From the finite group perspective, the relation between these three groups, which is quite analogous to that between SL(*n,q*), PGL(*n,q*) and PSL(*n,q*), can be summarized as follows: E_{6}(*q*) is simple for any *q*, E_{6,sc}(*q*) is its Schur cover, and E_{6,ad}(*q*) lies in its automorphism group; furthermore, when *q*−1 is not divisible by 3, all three coincide, and otherwise (when *q* is congruent to 1 mod 3), the Schur multiplier of E_{6}(*q*) is 3 and E_{6}(*q*) is of index 3 in E_{6,ad}(*q*), which explains why E_{6,sc}(*q*) and E_{6,ad}(*q*) are often written as 3·E_{6}(*q*) and E_{6}(*q*)·3. From the algebraic group perspective, it is less common for E_{6}(*q*) to refer to the finite simple group, because the latter is not in a natural way the set of points of an algebraic group over **F**_{q} unlike E_{6,sc}(*q*) and E_{6,ad}(*q*).

Beyond this "split" (or "untwisted") form of E_{6}, there is also one other form of E_{6} over the finite field **F**_{q}, known as ^{2}E_{6}, which is obtained by twisting by the non-trivial automorphism of the Dynkin diagram of E_{6}. Concretely, ^{2}E_{6}(*q*), which is known as a Steinberg group, can be seen as the subgroup of E_{6}(*q*^{2}) fixed by the composition of the non-trivial diagram automorphism and the non-trivial field automorphism of **F**_{q2}. Twisting does not change the fact that the algebraic fundamental group of ^{2}E_{6,ad} is **Z**/3**Z**, but it does change those *q* for which the covering of ^{2}E_{6,ad} by ^{2}E_{6,sc} is non-trivial on the **F**_{q}-points. Precisely: ^{2}E_{6,sc}(*q*) is a covering of ^{2}E_{6}(*q*), and ^{2}E_{6,ad}(*q*) lies in its automorphism group; when *q*+1 is not divisible by 3, all three coincide, and otherwise (when *q* is congruent to 2 mod 3), the degree of ^{2}E_{6,sc}(*q*) over ^{2}E_{6}(*q*) is 3 and ^{2}E_{6}(*q*) is of index 3 in ^{2}E_{6,ad}(*q*), which explains why ^{2}E_{6,sc}(*q*) and ^{2}E_{6,ad}(*q*) are often written as 3·^{2}E_{6}(*q*) and ^{2}E_{6}(*q*)·3.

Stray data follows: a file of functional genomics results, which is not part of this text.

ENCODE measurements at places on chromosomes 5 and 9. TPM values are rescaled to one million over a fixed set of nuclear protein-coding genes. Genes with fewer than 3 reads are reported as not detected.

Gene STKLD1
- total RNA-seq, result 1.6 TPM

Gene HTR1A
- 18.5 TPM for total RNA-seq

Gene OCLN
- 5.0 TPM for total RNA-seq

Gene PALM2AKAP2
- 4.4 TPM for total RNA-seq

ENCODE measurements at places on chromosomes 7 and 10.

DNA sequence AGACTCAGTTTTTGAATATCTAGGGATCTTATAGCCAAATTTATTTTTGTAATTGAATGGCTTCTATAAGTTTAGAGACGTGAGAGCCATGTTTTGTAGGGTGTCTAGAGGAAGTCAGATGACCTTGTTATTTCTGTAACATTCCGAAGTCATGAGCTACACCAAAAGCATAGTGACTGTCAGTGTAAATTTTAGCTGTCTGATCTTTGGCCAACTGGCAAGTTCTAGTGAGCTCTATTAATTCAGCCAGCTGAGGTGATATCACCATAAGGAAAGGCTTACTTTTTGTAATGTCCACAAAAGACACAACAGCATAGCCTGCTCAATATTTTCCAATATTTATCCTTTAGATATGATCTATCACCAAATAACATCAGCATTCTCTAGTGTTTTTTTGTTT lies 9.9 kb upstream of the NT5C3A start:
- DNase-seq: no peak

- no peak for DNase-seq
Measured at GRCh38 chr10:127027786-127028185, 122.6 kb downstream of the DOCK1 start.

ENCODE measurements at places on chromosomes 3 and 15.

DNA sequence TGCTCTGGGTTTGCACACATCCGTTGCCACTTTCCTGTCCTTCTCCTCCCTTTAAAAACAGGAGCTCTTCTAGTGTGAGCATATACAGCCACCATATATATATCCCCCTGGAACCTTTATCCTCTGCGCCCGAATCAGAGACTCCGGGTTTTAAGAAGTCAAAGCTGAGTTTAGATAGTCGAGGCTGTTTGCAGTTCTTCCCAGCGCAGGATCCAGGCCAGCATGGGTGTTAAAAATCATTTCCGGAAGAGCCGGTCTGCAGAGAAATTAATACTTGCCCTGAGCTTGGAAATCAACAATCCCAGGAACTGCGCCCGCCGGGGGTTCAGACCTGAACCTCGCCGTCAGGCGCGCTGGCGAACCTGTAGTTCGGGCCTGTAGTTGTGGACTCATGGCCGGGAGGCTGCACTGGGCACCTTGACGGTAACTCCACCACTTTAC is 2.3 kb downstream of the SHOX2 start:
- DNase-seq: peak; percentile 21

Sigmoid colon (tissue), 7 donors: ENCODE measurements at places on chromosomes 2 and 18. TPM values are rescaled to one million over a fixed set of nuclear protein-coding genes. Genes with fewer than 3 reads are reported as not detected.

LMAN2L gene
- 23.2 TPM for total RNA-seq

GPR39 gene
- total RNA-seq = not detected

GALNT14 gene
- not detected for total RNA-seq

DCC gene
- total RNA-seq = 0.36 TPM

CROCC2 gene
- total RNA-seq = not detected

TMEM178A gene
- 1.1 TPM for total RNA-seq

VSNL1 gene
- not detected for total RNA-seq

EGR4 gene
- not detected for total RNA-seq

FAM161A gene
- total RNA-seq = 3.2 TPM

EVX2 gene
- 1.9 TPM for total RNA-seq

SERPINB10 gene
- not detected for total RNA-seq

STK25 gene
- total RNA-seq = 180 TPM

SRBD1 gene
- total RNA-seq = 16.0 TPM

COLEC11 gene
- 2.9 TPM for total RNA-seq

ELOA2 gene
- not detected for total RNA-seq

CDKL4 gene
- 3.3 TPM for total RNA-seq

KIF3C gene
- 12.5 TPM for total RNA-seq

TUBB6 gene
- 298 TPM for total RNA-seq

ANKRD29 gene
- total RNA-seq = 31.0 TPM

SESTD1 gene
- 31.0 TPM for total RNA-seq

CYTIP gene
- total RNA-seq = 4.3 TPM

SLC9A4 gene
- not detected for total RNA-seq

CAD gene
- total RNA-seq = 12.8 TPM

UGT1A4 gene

Two notational issues should be raised concerning the groups ^{2}E_{6}(*q*). One is that this is sometimes written ^{2}E_{6}(*q*^{2}), a notation which has the advantage of transposing more easily to the Suzuki and Ree groups, but the disadvantage of deviating from the notation for the **F**_{q}-points of an algebraic group. Another is that whereas ^{2}E_{6,sc}(*q*) and ^{2}E_{6,ad}(*q*) are the **F**_{q}-points of an algebraic group, the group in question also depends on *q* (e.g., the points over **F**_{q2} of the same group are the untwisted E_{6,sc}(*q*^{2}) and E_{6,ad}(*q*^{2})).

The groups E_{6}(*q*) and ^{2}E_{6}(*q*) are simple for any *q*,^{ [5] }^{ [6] } and constitute two of the infinite families in the classification of finite simple groups. Their order is given by the following formula (sequence A008872 in the OEIS ):

(sequence A008916 in the OEIS ). The order of E_{6,sc}(*q*) or E_{6,ad}(*q*) (both are equal) can be obtained by removing the dividing factor gcd(3,*q*−1) from the first formula (sequence A008871 in the OEIS ), and the order of ^{2}E_{6,sc}(*q*) or ^{2}E_{6,ad}(*q*) (both are equal) can be obtained by removing the dividing factor gcd(3,*q*+1) from the second (sequence A008915 in the OEIS ).

The Schur multiplier of E_{6}(*q*) is always gcd(3,*q*−1) (i.e., E_{6,sc}(*q*) is its Schur cover). The Schur multiplier of ^{2}E_{6}(*q*) is gcd(3,*q*+1) (i.e., ^{2}E_{6,sc}(*q*) is its Schur cover) outside of the exceptional case *q*=2 where it is 2^{2}·3 (i.e., there is an additional 2^{2}-fold cover). The outer automorphism group of E_{6}(*q*) is the product of the diagonal automorphism group **Z**/gcd(3,*q*−1)**Z** (given by the action of E_{6,ad}(*q*)), the group **Z**/2**Z** of diagram automorphisms, and the group of field automorphisms (i.e., cyclic of order *f* if *q*=*p ^{f}* where